Don’t Let The Media Solve Your Mysteries

by Julia Bluhm, Guest Contributor on June 22, 2012

Julia Bluhm is a 14-year-old blogger who recently received widespread attention when she staged a nationwide protest against Seventeen Magazine for the images they portrayed to young girls.  Today, Bluhm shares her perspectives on the media and how it affects perceptions and perpetuates stereotypes.

As a little girl, I wore Lands’ End clothes; I played with American Girl Dolls; and swung on the swings. I lived in a two-story house on a little street, in a little town. And that was my own little world. Anything outside was kind of a mystery.

I don’t know if I’ve ever said anything mean to anyone. But what I’ve only now realized is that I was guilty of something: Judging. Like I said, I saw lot of people walking around who were mysteries to me. I knew nothing about them, and the way they dressed and looked was different and made them even more mysterious.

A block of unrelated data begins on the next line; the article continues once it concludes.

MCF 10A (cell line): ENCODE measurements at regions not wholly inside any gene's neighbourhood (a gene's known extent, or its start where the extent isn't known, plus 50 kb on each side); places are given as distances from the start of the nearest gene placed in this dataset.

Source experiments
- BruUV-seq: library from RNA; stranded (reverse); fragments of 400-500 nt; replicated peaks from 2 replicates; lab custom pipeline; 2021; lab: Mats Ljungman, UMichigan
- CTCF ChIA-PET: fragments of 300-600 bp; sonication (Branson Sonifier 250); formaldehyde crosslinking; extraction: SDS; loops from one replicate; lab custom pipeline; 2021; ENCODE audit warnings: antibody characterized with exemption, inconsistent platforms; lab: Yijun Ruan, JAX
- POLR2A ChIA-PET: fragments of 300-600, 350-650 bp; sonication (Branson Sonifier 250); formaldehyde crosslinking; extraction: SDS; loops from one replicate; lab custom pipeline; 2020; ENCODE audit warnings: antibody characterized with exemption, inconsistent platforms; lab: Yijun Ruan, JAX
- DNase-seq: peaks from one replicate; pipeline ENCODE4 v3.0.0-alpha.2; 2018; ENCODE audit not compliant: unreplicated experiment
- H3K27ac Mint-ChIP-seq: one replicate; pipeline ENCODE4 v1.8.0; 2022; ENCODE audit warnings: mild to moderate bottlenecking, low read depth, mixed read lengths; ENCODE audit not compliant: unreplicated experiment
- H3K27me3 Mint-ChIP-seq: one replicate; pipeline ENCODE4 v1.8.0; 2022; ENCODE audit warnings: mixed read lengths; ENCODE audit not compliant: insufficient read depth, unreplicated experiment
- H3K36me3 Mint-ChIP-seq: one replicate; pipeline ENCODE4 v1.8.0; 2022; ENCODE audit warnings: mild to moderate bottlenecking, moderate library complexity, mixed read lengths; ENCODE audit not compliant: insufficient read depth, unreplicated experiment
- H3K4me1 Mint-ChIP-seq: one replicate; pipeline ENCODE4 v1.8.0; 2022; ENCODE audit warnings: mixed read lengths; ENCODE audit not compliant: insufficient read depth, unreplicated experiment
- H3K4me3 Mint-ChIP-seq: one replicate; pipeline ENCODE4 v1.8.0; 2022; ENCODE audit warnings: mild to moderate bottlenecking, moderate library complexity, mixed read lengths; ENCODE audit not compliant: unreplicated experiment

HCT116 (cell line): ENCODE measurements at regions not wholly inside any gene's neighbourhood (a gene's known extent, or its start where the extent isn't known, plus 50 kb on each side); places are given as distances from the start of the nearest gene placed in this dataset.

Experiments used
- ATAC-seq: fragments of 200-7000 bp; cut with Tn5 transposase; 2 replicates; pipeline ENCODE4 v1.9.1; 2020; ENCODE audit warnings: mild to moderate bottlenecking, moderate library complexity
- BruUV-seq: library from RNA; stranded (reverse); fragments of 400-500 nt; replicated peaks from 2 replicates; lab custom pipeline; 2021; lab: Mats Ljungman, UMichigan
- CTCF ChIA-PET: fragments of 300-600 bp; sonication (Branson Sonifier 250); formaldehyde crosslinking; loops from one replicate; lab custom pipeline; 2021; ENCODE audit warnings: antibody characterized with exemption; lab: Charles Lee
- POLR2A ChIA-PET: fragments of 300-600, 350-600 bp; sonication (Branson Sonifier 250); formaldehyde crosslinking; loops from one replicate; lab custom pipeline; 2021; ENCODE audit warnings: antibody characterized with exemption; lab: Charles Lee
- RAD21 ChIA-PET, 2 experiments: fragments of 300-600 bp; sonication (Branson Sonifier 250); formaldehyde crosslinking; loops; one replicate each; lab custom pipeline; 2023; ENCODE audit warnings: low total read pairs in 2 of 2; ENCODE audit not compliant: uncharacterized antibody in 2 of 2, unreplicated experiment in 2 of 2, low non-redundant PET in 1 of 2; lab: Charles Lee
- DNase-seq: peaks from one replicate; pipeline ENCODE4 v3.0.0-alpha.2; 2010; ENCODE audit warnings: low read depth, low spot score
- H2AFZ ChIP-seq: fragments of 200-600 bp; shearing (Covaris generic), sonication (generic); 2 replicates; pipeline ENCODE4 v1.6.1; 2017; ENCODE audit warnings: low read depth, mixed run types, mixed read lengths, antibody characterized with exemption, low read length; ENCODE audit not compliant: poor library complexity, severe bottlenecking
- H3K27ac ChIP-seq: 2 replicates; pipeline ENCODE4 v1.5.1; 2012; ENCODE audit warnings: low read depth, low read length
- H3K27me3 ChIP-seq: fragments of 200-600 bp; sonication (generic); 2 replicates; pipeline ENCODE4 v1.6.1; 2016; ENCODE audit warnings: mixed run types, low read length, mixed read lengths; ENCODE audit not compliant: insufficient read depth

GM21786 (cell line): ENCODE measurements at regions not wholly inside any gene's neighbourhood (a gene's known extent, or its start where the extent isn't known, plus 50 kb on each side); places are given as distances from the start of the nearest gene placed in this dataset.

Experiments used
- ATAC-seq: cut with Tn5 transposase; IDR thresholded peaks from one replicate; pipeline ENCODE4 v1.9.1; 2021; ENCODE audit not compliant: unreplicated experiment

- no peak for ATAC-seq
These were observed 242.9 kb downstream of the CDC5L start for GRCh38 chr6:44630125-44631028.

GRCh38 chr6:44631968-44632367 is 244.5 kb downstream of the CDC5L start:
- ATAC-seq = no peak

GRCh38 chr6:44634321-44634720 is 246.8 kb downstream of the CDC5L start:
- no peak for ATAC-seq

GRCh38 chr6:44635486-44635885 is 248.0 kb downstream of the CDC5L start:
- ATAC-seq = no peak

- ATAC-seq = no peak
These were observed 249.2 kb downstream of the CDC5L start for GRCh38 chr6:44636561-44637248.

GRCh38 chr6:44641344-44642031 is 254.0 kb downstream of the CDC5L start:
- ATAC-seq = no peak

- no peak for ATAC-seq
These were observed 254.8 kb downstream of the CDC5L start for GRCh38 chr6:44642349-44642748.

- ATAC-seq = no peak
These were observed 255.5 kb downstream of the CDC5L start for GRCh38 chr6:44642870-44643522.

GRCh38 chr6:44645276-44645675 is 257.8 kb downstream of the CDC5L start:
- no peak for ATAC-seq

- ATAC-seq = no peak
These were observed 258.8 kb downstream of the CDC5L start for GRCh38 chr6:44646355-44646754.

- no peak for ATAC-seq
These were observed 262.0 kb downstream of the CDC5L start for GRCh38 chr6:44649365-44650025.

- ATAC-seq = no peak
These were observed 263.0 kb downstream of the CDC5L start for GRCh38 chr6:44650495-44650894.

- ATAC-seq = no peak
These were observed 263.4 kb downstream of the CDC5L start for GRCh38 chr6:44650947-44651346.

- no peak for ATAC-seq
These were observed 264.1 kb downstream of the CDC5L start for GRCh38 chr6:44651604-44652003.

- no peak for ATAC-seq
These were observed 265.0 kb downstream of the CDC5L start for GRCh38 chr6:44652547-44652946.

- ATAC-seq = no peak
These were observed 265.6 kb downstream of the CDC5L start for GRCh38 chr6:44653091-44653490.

The only things I knew about these kinds of people who I had never talked to, were the things I learned through the media. The media unleashes thousands of stereotypes, and they become the reality for kids who don’t know any better.

That means that people with tattoos and piercings were “scary.” Girls who wore short skirts and lots of makeup were “ditsy and dumb.” Without really knowing what I was doing, I was judging people every day, and so were all of my friends.

The media also sends messages to us girls. They tell us that “skinny” is a synonym to “pretty,” and that not only forms a negative body image for girls, but it also allows people to easily judge based on body type. People get picked on all the time about their body type. Why? Because the media tells us that only one body type is good, and others aren’t as good. Photoshop doesn’t help. Check out the Seventeen magazine petition for more info on that.